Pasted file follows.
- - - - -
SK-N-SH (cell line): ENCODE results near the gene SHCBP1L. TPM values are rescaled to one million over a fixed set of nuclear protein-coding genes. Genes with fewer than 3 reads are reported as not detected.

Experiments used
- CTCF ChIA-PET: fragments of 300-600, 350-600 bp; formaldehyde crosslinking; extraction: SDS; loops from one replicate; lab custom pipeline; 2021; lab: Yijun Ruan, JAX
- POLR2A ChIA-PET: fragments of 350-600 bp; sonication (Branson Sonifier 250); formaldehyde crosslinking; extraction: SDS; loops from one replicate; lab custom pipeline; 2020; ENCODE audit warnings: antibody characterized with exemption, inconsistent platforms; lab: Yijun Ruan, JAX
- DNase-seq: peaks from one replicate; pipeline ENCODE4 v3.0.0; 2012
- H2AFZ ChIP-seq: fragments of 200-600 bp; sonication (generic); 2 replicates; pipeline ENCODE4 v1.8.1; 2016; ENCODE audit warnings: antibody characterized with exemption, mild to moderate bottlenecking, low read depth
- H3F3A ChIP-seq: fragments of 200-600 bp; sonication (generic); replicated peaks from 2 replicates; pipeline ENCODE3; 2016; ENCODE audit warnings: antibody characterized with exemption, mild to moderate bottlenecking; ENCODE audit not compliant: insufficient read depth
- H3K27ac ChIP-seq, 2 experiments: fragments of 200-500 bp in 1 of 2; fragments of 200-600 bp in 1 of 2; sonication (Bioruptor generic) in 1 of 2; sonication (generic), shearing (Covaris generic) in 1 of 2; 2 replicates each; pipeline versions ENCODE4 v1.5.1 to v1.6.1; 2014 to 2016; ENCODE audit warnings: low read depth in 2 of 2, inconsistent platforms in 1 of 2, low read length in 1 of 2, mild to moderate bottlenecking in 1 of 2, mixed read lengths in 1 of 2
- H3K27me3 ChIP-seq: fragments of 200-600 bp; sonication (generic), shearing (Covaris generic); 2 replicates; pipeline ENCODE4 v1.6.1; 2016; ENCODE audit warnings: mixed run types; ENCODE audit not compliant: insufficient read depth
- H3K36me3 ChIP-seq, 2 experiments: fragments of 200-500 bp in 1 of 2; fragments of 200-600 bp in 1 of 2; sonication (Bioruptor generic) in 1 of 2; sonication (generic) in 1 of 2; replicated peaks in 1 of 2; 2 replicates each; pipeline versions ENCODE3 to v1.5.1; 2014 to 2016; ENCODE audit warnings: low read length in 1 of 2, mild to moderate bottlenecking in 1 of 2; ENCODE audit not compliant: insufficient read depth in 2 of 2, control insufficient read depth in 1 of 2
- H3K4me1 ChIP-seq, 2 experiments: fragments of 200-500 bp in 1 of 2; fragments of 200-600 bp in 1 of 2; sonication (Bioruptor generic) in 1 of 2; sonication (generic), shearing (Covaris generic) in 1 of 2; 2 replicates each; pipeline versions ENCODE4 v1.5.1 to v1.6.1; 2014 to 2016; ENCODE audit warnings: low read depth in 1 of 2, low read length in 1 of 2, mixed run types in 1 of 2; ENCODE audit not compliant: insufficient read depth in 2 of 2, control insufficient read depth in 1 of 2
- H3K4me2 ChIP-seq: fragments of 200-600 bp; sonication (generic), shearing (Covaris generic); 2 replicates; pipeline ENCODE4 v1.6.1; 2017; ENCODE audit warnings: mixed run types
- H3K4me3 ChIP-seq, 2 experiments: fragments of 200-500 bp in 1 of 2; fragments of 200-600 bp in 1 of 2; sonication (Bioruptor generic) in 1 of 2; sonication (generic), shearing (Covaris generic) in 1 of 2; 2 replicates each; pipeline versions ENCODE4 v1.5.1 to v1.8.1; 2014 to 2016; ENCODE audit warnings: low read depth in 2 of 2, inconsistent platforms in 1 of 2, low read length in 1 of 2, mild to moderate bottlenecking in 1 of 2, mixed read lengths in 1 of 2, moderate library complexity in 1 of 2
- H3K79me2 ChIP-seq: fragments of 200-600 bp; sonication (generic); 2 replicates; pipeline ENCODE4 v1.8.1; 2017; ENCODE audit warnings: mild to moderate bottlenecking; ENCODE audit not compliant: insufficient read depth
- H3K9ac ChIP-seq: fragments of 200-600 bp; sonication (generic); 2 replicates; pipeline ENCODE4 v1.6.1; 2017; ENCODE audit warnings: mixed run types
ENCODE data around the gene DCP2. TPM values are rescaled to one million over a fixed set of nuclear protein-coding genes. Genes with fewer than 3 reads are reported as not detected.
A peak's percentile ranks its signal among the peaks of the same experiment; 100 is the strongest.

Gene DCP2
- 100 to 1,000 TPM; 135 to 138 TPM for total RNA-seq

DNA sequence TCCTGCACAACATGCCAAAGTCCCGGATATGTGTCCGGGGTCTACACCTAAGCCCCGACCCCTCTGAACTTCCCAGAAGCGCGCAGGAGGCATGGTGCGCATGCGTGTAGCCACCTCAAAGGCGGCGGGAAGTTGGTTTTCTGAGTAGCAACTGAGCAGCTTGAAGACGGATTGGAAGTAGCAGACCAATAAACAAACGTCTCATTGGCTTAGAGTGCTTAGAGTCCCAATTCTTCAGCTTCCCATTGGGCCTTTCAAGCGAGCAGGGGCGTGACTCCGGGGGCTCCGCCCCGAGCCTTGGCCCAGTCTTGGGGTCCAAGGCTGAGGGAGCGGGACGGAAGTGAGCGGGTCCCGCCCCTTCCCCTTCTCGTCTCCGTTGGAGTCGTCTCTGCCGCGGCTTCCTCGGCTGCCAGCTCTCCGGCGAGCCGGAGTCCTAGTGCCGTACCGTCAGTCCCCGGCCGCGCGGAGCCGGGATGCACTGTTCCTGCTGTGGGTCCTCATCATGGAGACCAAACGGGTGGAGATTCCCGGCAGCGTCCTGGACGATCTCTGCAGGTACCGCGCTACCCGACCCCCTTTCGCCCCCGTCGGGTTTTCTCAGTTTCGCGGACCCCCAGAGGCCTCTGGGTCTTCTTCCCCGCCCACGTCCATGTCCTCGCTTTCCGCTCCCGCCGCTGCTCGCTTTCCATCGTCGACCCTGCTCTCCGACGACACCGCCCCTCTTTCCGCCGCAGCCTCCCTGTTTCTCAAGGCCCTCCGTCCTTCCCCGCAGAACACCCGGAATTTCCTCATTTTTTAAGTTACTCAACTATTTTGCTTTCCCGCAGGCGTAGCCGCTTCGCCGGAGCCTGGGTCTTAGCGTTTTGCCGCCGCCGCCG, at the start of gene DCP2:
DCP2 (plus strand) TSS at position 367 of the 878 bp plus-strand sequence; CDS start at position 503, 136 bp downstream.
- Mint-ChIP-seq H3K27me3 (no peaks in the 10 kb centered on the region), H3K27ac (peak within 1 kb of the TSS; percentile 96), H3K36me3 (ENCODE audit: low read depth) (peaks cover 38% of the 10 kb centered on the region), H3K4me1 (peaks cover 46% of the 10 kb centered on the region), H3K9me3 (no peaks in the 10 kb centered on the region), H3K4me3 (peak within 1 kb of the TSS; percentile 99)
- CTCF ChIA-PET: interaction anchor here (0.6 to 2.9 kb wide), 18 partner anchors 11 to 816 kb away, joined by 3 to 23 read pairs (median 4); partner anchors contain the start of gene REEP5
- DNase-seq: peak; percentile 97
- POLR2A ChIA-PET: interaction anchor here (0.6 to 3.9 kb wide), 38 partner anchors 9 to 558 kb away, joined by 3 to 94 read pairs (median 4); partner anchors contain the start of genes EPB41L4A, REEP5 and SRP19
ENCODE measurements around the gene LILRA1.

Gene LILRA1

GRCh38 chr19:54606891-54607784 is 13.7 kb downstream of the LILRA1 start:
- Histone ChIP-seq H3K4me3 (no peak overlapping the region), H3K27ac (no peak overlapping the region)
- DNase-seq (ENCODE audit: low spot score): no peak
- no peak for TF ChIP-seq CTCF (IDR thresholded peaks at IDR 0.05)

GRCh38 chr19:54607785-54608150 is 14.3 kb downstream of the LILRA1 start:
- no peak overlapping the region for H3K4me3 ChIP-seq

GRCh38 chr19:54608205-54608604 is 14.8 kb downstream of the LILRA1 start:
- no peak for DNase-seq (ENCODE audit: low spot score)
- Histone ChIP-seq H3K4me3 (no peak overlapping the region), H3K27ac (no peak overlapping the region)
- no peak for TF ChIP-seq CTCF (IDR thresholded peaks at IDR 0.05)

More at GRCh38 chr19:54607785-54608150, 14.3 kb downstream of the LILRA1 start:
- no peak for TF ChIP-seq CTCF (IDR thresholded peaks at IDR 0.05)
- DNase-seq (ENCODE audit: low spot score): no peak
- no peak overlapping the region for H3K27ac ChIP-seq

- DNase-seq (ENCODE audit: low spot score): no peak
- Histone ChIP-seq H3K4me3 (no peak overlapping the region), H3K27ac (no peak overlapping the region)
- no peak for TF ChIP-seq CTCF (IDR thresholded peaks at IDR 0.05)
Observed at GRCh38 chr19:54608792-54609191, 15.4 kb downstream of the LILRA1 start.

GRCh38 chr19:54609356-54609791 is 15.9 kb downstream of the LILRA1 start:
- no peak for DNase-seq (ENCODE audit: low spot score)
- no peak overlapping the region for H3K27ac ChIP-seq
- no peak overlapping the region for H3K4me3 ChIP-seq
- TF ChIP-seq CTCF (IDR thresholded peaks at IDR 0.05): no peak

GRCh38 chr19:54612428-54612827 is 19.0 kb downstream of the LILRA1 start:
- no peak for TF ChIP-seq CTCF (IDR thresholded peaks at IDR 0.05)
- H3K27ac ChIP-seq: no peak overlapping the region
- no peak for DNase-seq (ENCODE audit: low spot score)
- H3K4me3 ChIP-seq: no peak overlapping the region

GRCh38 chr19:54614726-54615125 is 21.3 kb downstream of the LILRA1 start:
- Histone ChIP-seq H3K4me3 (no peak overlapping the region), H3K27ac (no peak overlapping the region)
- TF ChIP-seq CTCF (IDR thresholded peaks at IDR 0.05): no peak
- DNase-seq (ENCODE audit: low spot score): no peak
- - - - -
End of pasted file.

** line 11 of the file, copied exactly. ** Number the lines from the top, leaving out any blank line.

- H3K4me1 ChIP-seq, 2 experiments: fragments of 200-500 bp in 1 of 2; fragments of 200-600 bp in 1 of 2; sonication (Bioruptor generic) in 1 of 2; sonication (generic), shearing (Covaris generic) in 1 of 2; 2 replicates each; pipeline versions ENCODE4 v1.5.1 to v1.6.1; 2014 to 2016; ENCODE audit warnings: low read depth in 1 of 2, low read length in 1 of 2, mixed run types in 1 of 2; ENCODE audit not compliant: insufficient read depth in 2 of 2, control insufficient read depth in 1 of 2